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South Jordan Journal

Homeless teens at BHS have a friend and advocate

Mar 31, 2023 12:28PM ● By Peri Kinder

Bingham High students Quinton Vuong and Ryelynn Blair help out in the pantry run by Heather Smith through the McKinney Vento program. Although the program is a support for homeless teens, Smith welcomes any BHS student who needs a snack, a drink or a listening ear. (Photo courtesy of Heather Smith)

Bingham High School doesn’t have a lot of homeless students, but Heather Smith, the McKinney Vento representative at BHS, believes even one homeless student is too many. 

During the 2021-22 school year, Smith had 125 students on her rolls, but only 10 were truly homeless, living in cars or parks. Others were in shared-housing situations with other family members, or living in motels or shelters, and several were couch surfing at friends’ houses. 

This school year, the number of homeless students on her radar dropped significantly to 25, with a handful of actual homeless teens. Smith’s job is to ensure students living in homeless situations keep their education stable, continue to attend classes and graduate. 

McKinney Vento is a federal program for schools to identify and help homeless students who might not otherwise get the support they need to succeed. Smith works with organizations to gather resources to help these students, as well as anyone else who might need help at BHS.

“I know a lot of people and because of that, I put the word out about what I do, and I get a lot of donations,” she said. “Because I get a lot of donations, I’m able to share with other schools and I’m able to open my doors to any kid who attends Bingham High School. That’s really what I’m known for. I think probably 95% of the kids I serve are not at risk in any way, shape or form. They just need a place to land and food and a mom for a minute.”

When teens register for school, a parent checks the box that says they are in a homeless situation. Part of Smith’s job is to find out if the family is truly homeless, and if it’s temporary or ongoing. 

Also known as “The Snack Lady,” Smith keeps her office stocked with meals, snacks and drinks so students can stop by and get what they need, with no explanation or judgment. Most people don’t even know she works with homeless youth, they just want a place to sit for a moment and have a granola bar.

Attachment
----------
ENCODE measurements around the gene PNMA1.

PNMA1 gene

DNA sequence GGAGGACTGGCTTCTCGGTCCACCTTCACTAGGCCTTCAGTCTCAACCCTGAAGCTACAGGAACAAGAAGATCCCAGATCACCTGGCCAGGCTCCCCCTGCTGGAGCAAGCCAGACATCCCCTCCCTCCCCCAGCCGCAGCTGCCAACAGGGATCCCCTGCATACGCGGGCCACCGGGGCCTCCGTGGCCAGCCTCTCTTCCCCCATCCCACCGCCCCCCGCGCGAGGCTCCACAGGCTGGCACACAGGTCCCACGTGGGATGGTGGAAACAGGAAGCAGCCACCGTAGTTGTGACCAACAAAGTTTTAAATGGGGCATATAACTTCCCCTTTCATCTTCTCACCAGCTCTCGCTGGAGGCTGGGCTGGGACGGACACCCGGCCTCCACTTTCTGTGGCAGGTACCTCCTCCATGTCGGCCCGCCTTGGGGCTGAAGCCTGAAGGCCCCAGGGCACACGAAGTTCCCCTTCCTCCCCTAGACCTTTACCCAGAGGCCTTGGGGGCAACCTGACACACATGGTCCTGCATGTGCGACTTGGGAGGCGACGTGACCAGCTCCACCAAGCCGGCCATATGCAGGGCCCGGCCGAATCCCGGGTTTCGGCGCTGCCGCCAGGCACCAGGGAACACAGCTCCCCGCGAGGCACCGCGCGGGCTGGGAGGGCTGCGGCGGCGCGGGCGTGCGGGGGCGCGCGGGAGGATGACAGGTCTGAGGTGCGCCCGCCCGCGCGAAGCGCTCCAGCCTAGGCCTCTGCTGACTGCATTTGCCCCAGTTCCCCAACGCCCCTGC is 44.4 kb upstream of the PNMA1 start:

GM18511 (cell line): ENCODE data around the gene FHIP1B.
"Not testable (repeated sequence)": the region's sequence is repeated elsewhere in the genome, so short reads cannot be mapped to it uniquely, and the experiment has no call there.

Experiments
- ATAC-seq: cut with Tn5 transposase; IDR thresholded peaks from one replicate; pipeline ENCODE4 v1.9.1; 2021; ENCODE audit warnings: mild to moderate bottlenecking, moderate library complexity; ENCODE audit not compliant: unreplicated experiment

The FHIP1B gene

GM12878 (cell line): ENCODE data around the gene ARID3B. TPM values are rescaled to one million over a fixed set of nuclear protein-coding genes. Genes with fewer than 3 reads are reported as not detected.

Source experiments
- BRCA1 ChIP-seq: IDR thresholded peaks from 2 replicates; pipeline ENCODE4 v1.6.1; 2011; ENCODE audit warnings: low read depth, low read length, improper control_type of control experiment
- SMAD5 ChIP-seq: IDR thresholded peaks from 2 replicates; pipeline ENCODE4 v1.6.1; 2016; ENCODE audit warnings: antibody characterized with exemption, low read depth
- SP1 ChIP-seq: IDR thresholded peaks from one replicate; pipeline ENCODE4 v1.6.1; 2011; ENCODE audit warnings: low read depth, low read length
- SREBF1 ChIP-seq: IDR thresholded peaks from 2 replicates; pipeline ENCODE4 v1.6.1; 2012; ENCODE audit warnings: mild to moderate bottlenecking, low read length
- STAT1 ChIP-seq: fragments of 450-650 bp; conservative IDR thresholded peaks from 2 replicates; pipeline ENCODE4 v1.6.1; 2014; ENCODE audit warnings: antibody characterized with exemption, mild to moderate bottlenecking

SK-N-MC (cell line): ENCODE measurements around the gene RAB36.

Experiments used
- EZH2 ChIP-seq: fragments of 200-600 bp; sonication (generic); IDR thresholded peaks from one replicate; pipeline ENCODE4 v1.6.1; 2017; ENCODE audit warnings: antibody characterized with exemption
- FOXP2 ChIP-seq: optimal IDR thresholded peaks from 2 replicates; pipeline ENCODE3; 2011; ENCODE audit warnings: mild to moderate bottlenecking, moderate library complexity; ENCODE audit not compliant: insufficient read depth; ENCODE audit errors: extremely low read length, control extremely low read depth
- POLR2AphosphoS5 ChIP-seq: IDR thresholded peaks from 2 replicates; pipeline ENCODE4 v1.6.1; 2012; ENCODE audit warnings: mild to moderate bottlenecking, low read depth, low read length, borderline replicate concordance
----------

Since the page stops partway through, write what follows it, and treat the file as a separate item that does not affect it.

Quinton Vuong is a junior at BHS and member of the Hope Squad, a Utah-based organization that prioritizes mental wellness for students from elementary to high school. He said Smith makes students feel welcome, while easing the stigma of having them ask for help. 

“Heather finds a perfect balance of having her rules while still having a safe and open, inviting environment,” Quinton said. “There are still some kids at Bingham who are considered homeless…she allows those people to have a meal. I think it’s so incredible. She doesn’t just do food. She provides things like clothing and menstruation items for girls.”

Smith is aware there are schools in Jordan District with higher numbers of homeless youth, but she takes her job seriously for the individuals she works with. When a student was kicked out of their home for revealing their sexual identity to their parents, Smith worked with county resources to find a safe place for the student to stay. 

She holds one-on-one meetings with the students to make sure they are keeping up on school work and she keeps them focused on graduation. 

“I tell the kids, ‘I’ll love you no matter what, but I’ll also tell you when you’re being stupid.’ I call them out,” she said. “I can yell at them and put them back on the right track or I can pat them on the back and tell them it’s okay, now go back to class. My doors are open to anybody and everybody. I don’t ask about their financial situation when they walk through my door.”

She calls the Jordan Education Foundation the “hero of the day” for providing food and snacks for her students. She also receives community donations and the PTSA steps in when she’s running low on bottled water or fresh fruit. 

“Heather doesn’t gatekeep on who can come in,” Quinton said. “Everybody is welcome to come and grab a water bottle, grab a snack, even grab some microwave food. She provides the benefit of having a safe space within the school.”